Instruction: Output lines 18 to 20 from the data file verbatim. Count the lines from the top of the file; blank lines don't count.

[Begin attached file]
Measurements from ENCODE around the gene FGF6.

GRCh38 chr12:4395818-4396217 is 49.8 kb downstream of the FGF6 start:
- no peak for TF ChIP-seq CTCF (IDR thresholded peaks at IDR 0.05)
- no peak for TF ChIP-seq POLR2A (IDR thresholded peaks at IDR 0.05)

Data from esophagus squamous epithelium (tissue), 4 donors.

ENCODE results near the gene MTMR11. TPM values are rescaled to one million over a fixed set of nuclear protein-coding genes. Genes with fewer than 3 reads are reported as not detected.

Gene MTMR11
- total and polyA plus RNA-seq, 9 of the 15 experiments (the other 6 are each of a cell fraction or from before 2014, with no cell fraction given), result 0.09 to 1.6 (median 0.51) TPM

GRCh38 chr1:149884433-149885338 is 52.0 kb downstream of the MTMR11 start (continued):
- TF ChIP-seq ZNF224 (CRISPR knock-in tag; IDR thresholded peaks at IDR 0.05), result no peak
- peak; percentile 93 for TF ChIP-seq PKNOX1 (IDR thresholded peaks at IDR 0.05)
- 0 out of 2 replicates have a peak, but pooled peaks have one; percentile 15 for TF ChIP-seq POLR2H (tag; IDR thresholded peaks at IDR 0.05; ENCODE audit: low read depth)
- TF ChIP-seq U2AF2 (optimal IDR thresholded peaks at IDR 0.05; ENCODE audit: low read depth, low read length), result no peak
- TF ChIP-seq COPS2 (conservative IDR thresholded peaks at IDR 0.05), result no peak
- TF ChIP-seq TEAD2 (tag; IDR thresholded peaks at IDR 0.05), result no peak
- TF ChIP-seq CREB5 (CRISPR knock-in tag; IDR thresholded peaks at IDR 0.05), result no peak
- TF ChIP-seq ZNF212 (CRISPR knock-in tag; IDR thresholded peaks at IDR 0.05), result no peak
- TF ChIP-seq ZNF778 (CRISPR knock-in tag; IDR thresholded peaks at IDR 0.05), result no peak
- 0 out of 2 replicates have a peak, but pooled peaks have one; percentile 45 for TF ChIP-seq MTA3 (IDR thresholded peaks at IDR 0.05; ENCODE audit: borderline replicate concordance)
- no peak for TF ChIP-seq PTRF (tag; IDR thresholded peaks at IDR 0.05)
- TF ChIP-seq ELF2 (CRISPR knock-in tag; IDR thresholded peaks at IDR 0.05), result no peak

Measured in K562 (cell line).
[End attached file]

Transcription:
- TF ChIP-seq ZNF778 (CRISPR knock-in tag; IDR thresholded peaks at IDR 0.05), result no peak
- 0 out of 2 replicates have a peak, but pooled peaks have one; percentile 45 for TF ChIP-seq MTA3 (IDR thresholded peaks at IDR 0.05; ENCODE audit: borderline replicate concordance)
- no peak for TF ChIP-seq PTRF (tag; IDR thresholded peaks at IDR 0.05)